Brussels Edition: America First, Kurz Comeback, Tories Get Together
(Bloomberg) -- Welcome to the Brussels Edition, Bloomberg’s daily briefing on what matters most in the heart of the European Union.
Europe’s relationship with the U.S. has been stretched to the limit by Donald Trump’s “America First” foreign policy. Washington is blocking appointments to the World Trade Organization’s appeals board, which will render the global commercial order inoperative in December; controversial U.S. duties on Spanish olives pose a threat to Europe’s system of farm aid; and disputes over aircraft subsidies and auto tariffs over the next two months could push the allies to an all-out trade war. The WTO may blow the horn as soon as today by releasing a report authorizing the U.S. to retaliate against the EU over illegal subsidies to Airbus.
Brexit Milestone | Just as it did in 2017 and 2018, the Conservative Party conference in Manchester will serve as something of a Brexit watershed, with the floodgates ready to open as soon as it’s over on Wednesday and Boris Johnson finally publishing proposals to revise the withdrawal deal. That’s the EU’s hope, anyway. But while Boris Johnson had planned to use the annual convention to launch his campaign to win the next general election, he instead is fighting for his credibility as prime minister as he faces allegations of sexual impropriety and plots to oust him.
Kurz’s Comeback | Austria’s wunderkind is back, but he needs to make new friends. After his People’s Party won 37.1% of the vote in yesterday’s elections, the 33-year-old Sebastian Kurz is set to return as chancellor. Yet forming a coalition will be more challenging than last time around, with the Green Party surging and his erstwhile partner the Freedom Party registering its worst showing since 2006.
Italy’s Budget | Italy’s government is due to unveil the outline of next year’s budget tonight, seeking to reassure the European Commission and foreign investors that the country will contain its deficit. The question is where will the necessary savings come from, given that the coalition has ruled out painful measures such as an automatic increase in value added tax set to kick in.
Ukrainian Breakthrough | Fallout from Donald Trump’s phone call with Ukraine’s leader is reverberating far beyond Washington. The revelation of President Volodymyr Zelenskiy lashing out at his European allies came just as Germany and France eye a breakthrough this week in four-way talks with Ukraine and Russia.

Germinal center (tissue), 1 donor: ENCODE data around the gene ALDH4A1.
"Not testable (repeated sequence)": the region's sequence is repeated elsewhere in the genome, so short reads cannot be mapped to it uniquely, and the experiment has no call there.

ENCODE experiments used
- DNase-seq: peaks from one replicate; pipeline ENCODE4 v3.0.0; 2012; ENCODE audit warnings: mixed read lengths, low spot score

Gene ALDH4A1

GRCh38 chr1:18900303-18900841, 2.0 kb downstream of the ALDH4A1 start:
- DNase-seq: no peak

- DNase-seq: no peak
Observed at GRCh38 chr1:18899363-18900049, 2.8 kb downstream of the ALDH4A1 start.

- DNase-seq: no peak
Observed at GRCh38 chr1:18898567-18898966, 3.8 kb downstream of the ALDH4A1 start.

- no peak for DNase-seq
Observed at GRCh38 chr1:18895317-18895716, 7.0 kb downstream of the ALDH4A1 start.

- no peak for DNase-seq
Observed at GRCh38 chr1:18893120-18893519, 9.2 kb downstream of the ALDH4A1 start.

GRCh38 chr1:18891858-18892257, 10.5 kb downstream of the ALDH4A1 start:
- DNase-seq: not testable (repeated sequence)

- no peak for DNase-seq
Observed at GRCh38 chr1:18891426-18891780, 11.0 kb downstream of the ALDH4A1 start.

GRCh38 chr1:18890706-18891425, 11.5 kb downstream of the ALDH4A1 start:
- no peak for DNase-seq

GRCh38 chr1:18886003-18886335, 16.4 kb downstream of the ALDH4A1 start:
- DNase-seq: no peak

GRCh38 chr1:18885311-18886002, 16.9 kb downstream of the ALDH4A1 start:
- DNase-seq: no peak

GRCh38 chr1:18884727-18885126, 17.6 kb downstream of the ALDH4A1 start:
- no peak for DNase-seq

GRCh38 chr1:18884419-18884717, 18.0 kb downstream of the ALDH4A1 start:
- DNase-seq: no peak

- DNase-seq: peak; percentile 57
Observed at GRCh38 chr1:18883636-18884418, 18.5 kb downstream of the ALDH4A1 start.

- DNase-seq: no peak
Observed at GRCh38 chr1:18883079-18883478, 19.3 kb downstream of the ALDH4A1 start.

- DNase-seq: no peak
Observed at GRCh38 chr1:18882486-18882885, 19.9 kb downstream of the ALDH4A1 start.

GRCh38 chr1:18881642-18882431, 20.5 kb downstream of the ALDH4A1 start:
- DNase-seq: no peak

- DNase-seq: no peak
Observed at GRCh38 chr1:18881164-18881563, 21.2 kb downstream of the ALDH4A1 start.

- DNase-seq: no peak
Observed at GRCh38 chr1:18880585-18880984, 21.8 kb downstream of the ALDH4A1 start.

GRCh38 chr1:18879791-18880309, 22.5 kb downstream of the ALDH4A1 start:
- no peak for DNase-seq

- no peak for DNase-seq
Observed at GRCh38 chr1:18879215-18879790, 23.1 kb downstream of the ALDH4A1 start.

In Case You Missed It
Balkan Expansion | The EU will probably authorize the start of formal accession negotiations with Albania and North Macedonia in two weeks, betting that the prospect of membership in the club will help further anchor the continent’s troubled Balkan region to the West. That’s according to the latest draft of a joint communique circulated to EU governments and seen by Bloomberg.
Lagarde’s Challenge | When Christine Lagarde takes charge of the European Central Bank, she’ll inherit the policy disputes of her predecessors – now with even deeper scars. Check out her interview with Bloomberg, in which she offered insights into her likely management style, and even the inspiration she draws from the Pope.
Modified Babies | Will Russia follow in the footsteps of a rogue Chinese researcher and produce genetically modified children? The answer may lie in the hands of Vladimir Putin’s eldest daughter, Stepan Kravchenko reports.
Chart of the Day
Italy’s government is weighing a number of measures to incentivize electronic payment as part of a battle against chronic tax evasion. Under one scenario, using cash could be as much as 3% costlier than a credit card, according to local media. That’s bad news for Italians, who use plastic payments less than citizens from any other euro-area country.
All times CET.
- 11 a.m. Eurostat to release euro-area unemployment for August
- 4:30 p.m. EU Council President Donald Tusk meets European Commission President-Elect Ursula von der Leyen
- 6:30 p.m. Confirmation hearing for incoming EU trade chief Phil Hogan at EU Parliament
- The WTO is due to release a report authorizing the U.S. to retaliate against the EU for illegal Airbus subsidies
- U.K. Conservative Party's annual conference
- ECB Chief Economist Philip Lane speaks in Los Angeles
- Italy expected to publish 2020 budget framework
- Lawsuit by VW owners for diesel cheating begins in Germany
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